his is the opportunity to put that invitation to the test. By practically applying all you have learned about the Savior throughout your mission preparation and service, you will gain a deeper appreciation and testimony of the Atonement of Jesus Christ. Finally, it is important to accept the counsel offered by Elder Jeffrey R. Holland given to early returned missionaries in a video created just prior to his Face to Face conversation with young adults in March 2016. He stated:
“Commendation to you, and the love of the Lord to you, and the blessings of the Church to you, for trying to go, for wanting to go, and for the fact that you successfully served. . . . It obviously wasn’t the full term, but it was missionary service. It was honest. You were loyally participating and testifying, and I want you to take credit for that. I want you to take the appropriate dignity that you deserve from that, and to know that the Lord loves you and the Church loves you for serving. . . . I don’t want you to apologize for coming home. . . . Please just consider yourself a returned missionary, who served and was faithful and will continue to serve, and you’ll continue to be a great Latter-day Saint.”
To Families, Friends, and Ward Members
Acknowledge your feelings.
Although early returned missionaries struggle the most, many family members, especially parents, can experience a variety of deep emotions as well. It is important to recognize
your feelings and to talk about them with a trusted family member, friend, or counselor. Be assured that the feelings will pass in time, so try not to dwell on them. Avoid sharing your feelings with your early returned missionary, though, as that can make his or her adjustment more difficult.
Listen with compassion.
Many missionaries have planned and prepared their whole lives to serve full-time missions. An early return can be a traumatic experience. Missionaries need the opportunity to share the story of their return in a loving, nonjudgmental environment. Do all you can to set the stage for such an environment. In some cases, early returned missionaries may require professional counseling to work through the transition of coming home as well as other mental health concerns that may be present. Family Services and some private mental health providers and organizations offer services designed especially for early returned missionaries.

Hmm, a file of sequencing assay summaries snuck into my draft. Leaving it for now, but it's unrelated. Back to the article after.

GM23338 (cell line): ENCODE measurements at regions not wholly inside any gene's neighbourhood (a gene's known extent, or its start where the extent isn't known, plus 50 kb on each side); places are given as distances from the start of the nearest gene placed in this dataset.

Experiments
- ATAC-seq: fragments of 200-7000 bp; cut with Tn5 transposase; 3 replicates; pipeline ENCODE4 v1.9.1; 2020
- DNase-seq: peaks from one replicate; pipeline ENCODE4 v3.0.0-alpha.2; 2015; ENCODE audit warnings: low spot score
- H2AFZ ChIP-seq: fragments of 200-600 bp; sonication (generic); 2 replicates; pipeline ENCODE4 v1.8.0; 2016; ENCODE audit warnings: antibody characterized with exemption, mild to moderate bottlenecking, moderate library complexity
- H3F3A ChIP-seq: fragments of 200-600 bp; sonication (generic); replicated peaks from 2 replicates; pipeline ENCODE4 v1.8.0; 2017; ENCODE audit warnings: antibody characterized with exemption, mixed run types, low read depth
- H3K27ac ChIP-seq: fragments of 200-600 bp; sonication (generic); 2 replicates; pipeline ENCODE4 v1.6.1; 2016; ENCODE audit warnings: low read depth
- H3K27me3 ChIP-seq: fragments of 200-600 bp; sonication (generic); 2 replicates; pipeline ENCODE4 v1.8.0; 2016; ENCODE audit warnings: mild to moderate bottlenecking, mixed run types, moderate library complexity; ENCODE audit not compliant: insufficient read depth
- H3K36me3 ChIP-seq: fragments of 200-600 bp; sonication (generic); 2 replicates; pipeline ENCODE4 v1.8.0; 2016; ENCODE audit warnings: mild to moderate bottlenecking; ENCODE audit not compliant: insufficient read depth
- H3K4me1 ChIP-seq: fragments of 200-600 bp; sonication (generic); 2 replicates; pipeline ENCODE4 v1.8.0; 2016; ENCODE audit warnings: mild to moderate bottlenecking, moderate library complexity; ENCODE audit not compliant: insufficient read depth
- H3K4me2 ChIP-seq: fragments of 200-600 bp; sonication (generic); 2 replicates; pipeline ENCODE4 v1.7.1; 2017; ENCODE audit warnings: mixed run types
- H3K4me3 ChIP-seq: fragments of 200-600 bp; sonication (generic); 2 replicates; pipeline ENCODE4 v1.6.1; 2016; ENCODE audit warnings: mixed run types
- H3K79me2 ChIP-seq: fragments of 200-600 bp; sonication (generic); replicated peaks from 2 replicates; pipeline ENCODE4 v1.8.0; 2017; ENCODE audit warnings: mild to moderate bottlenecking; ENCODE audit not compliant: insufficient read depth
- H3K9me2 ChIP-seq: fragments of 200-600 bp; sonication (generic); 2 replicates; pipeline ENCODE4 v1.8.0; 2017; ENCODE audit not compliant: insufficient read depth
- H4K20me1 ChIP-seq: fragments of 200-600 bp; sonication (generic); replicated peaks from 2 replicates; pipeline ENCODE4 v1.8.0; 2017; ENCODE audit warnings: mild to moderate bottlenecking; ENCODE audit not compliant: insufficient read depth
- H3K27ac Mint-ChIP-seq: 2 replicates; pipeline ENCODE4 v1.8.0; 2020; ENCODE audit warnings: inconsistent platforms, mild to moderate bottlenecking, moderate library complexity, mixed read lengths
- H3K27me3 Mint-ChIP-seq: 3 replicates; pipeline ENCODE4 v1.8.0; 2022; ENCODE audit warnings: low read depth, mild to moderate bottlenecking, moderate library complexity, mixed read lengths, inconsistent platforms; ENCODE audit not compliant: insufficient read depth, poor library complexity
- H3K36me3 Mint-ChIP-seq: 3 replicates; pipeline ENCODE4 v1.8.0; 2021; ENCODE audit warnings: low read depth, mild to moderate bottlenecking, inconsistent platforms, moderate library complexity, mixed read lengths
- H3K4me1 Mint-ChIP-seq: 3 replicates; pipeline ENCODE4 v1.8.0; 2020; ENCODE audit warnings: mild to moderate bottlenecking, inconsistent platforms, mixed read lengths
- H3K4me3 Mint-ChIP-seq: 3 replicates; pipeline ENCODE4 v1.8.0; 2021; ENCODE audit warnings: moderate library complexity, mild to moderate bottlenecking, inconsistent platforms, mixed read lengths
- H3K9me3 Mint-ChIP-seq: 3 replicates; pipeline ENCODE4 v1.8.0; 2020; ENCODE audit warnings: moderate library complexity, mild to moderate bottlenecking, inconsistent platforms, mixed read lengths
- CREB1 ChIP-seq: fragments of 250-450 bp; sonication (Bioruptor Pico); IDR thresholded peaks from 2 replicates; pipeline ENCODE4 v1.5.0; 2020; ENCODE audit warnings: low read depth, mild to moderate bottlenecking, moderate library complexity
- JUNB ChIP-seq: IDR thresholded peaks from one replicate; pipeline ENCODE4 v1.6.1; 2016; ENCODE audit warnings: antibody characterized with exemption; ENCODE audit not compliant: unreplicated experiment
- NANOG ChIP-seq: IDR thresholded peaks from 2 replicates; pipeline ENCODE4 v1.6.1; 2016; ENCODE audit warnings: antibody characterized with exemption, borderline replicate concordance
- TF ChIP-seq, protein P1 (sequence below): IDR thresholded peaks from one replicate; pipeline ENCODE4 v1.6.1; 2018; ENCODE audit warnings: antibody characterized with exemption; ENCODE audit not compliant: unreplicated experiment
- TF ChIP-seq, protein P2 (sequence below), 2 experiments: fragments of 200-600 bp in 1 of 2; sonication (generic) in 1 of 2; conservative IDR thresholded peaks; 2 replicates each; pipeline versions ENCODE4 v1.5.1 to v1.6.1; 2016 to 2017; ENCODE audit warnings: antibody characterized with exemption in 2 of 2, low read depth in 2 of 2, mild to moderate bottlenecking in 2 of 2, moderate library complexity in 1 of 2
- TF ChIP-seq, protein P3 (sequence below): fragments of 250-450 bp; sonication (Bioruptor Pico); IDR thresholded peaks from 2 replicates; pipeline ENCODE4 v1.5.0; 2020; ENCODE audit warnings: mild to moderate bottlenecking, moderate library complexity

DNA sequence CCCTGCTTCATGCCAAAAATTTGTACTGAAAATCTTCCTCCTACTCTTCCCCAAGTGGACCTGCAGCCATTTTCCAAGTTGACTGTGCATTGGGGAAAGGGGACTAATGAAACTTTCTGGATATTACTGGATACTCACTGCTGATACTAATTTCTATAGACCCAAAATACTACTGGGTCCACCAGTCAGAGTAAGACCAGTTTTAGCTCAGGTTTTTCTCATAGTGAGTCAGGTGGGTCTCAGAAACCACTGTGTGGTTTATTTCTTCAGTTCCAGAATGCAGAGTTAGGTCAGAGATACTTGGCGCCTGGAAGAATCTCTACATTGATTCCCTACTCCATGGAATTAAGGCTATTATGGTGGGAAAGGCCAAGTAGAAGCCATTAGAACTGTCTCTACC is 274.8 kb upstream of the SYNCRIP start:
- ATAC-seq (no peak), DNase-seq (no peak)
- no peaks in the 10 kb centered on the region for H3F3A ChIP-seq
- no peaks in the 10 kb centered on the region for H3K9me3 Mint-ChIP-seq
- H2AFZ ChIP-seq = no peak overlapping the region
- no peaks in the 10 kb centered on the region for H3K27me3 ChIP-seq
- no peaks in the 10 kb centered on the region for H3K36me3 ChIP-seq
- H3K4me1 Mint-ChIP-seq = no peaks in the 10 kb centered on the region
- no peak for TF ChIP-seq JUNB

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Welcome early returned missionaries home regardless of the circumstances.
ditional love and gratitude for his or her service. Allow them to share positive stories and spiritual experiences gained. When appropriate, they should be invited to bear testimony or report on their mission in sacrament meeting. Most missionaries, regardless of how long they served, have wonderful experiences to share. In the long term, it is healthier for their transition if they focus on the positive events of their mission.
Be sensitive to the missionary’s situation.
Many early returned missionaries are uncomfortable returning to church because they are embarrassed and do not know what to say to ward members. Members of the ward council can set the example by expressing love and gratitude for the missionary’s safe return and encouraging involvement in the ward. A loving bishop can carefully interview the missionary and determine what his or her needs are for immediate assistance and how ward and stake resources can be utilized to help.
Avoid speculation regarding the early return.
Parents should let the missionary guide them when it comes to knowing how and what to tell others about his or her return. Ward members and others can best help by avoiding speculation
about why a missionary has returned early. Because less than a quarter of all early returned missionaries come home for transgression, such speculation can be hurtful, and even harmful, to the missionary and his or her family (Doty, K. J.; Bullock, S. Z.; Packer, H.; Warne, R. T.; Westwood, J.; Ash, T.; & Hirsche, H. . “Return with trauma: Understanding the experiences of early returned missionaries.” Issues in Religion and Psychotherapy, 37, 33–46).
Avoid talking about returning to the mission field.
Some missionaries may be able to return, but others may not. Before such a discussion takes place, the missionary should completely work through the reasons that brought him or her home early in the first place. Allow the missionary to broach the subject of a return when and if he or she is ready. Whether a missionary decides to return to the mission field or move on and pursue education or employment
, family and friends should be supportive and encouraging.
When we put an early return into the proper perspective, we can accept that every missionary’s path may not be the traditional 18-month or 2-year journey. We can exercise faith and trust that a wise Heavenly Father knows what is best for His children and that He sometimes leads them into unique roads for His purpose. As we demonstrate our faith, we can accept these differences in length of missionary service by showing unconditional love and support to early returned missionaries as they navigate this unexpected twist in their life’s journey.